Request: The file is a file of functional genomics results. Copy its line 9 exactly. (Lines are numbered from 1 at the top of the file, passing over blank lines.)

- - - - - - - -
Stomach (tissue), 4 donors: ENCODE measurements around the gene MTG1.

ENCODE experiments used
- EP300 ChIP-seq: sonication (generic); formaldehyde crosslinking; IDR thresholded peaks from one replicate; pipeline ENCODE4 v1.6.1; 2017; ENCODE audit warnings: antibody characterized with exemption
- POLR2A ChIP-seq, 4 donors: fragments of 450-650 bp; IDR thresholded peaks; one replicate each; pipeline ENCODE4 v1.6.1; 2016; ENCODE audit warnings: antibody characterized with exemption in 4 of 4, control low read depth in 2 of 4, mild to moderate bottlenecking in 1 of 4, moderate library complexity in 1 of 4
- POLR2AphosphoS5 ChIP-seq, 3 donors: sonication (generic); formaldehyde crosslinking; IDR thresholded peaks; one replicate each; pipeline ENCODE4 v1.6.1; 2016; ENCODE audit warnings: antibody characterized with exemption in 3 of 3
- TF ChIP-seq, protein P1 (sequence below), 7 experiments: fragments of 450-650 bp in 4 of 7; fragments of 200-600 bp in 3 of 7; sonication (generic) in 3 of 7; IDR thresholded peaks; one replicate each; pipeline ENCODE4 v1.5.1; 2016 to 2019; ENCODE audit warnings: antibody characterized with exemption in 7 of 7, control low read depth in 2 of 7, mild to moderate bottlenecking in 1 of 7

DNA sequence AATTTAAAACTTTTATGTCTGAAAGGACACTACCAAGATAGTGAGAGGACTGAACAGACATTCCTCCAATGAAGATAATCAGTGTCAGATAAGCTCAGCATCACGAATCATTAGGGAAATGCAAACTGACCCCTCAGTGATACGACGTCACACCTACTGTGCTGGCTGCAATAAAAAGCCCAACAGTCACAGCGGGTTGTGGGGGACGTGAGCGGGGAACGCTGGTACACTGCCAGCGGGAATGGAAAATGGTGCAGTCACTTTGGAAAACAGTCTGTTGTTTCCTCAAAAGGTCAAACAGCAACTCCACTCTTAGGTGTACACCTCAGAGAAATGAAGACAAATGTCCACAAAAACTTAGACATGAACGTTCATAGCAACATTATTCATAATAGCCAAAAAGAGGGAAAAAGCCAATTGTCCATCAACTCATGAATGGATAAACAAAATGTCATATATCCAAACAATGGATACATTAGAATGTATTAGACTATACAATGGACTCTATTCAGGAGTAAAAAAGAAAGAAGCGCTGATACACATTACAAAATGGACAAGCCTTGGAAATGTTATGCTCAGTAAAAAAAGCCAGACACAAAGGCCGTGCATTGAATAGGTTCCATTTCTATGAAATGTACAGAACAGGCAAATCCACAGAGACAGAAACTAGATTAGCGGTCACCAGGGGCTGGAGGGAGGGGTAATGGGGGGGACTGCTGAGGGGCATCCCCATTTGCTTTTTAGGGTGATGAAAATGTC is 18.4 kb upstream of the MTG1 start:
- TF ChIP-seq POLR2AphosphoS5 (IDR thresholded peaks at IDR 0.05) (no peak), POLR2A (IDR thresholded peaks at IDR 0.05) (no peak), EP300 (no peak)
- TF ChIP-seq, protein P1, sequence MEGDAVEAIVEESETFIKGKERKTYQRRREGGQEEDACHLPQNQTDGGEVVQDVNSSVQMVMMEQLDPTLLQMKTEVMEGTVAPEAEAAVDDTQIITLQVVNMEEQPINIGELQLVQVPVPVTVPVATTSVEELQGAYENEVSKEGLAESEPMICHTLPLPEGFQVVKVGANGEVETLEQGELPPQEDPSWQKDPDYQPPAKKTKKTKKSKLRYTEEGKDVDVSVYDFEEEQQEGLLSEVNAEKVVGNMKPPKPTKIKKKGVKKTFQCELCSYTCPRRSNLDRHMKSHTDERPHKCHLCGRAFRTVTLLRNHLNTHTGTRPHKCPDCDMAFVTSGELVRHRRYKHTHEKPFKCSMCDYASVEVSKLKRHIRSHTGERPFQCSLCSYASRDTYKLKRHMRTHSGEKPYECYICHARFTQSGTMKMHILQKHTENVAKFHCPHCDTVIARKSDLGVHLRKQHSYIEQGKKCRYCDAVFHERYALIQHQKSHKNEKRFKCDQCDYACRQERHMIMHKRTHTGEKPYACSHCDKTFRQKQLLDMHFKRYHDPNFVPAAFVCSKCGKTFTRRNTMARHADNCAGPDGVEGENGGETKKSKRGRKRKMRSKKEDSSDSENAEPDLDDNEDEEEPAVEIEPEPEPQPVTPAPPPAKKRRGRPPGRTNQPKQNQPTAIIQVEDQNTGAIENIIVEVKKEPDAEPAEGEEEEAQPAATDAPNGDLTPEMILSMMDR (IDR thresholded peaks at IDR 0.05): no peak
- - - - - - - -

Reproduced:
- TF ChIP-seq, protein P1, sequence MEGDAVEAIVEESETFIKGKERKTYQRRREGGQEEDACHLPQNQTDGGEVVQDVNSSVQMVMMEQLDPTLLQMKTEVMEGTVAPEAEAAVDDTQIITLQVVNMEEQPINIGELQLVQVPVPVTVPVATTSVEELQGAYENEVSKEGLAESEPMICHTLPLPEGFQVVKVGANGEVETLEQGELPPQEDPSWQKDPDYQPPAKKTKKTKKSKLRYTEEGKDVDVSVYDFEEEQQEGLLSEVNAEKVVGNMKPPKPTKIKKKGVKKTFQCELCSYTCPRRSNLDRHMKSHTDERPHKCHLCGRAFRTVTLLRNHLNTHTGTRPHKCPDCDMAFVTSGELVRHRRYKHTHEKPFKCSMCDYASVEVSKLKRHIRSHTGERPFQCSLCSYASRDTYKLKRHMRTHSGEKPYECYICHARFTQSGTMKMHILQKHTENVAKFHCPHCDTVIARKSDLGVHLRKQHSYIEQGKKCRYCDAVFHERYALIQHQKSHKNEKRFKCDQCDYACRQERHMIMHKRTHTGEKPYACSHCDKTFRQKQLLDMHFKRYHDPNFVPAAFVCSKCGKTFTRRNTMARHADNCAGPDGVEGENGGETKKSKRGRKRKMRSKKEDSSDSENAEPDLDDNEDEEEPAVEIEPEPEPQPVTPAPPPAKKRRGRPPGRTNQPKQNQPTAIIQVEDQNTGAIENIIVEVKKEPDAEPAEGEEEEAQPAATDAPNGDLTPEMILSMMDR (IDR thresholded peaks at IDR 0.05): no peak